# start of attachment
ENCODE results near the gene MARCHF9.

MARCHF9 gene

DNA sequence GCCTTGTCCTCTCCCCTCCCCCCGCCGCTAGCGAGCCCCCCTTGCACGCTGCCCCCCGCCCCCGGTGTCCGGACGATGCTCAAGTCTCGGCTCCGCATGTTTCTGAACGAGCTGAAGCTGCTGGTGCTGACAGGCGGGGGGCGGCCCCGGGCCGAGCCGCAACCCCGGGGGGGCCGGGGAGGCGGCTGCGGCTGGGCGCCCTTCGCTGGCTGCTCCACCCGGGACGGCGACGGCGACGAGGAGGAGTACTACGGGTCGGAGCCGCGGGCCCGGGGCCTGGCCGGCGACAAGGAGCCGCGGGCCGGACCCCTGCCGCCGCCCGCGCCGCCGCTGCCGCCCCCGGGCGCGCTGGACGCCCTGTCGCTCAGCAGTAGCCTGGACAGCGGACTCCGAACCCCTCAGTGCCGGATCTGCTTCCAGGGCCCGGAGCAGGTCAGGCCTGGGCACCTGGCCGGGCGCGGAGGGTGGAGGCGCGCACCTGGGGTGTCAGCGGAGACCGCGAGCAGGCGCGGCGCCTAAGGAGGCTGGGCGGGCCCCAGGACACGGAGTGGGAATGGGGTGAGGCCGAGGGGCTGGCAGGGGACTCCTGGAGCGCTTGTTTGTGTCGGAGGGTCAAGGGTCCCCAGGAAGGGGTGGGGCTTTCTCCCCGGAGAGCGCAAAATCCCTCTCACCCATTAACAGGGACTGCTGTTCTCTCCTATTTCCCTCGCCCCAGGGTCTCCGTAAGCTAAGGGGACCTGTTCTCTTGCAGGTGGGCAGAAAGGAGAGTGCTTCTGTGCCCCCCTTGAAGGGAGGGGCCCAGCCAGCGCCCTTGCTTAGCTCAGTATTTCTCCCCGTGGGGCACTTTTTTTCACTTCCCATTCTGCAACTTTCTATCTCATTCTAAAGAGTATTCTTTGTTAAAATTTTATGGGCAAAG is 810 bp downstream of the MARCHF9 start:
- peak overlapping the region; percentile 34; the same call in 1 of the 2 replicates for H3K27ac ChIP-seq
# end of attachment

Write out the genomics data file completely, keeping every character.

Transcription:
ENCODE results near the gene MARCHF9.

MARCHF9 gene

DNA sequence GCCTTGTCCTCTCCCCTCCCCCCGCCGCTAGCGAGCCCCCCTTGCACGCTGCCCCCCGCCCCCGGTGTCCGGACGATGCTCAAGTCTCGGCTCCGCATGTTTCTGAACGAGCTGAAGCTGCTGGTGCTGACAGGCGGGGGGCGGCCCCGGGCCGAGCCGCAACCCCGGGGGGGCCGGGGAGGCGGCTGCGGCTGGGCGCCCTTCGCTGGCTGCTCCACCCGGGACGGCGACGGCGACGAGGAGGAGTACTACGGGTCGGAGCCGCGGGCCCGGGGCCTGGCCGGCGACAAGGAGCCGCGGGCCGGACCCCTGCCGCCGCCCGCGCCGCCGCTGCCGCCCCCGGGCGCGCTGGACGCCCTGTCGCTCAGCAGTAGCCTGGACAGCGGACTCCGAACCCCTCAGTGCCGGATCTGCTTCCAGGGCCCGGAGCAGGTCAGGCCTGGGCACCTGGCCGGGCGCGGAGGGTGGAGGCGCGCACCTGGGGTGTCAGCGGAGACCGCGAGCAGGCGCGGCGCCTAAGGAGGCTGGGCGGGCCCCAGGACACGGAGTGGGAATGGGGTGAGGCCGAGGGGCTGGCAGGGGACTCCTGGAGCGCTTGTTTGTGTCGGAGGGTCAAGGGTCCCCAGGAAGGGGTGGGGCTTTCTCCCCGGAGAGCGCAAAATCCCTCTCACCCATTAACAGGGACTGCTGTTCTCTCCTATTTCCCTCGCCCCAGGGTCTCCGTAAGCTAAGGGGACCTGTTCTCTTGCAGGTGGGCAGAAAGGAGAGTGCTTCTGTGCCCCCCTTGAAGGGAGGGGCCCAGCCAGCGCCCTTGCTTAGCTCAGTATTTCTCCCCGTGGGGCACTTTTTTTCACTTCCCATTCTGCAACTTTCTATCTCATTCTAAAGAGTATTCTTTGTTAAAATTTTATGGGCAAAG is 810 bp downstream of the MARCHF9 start:
- peak overlapping the region; percentile 34; the same call in 1 of the 2 replicates for H3K27ac ChIP-seq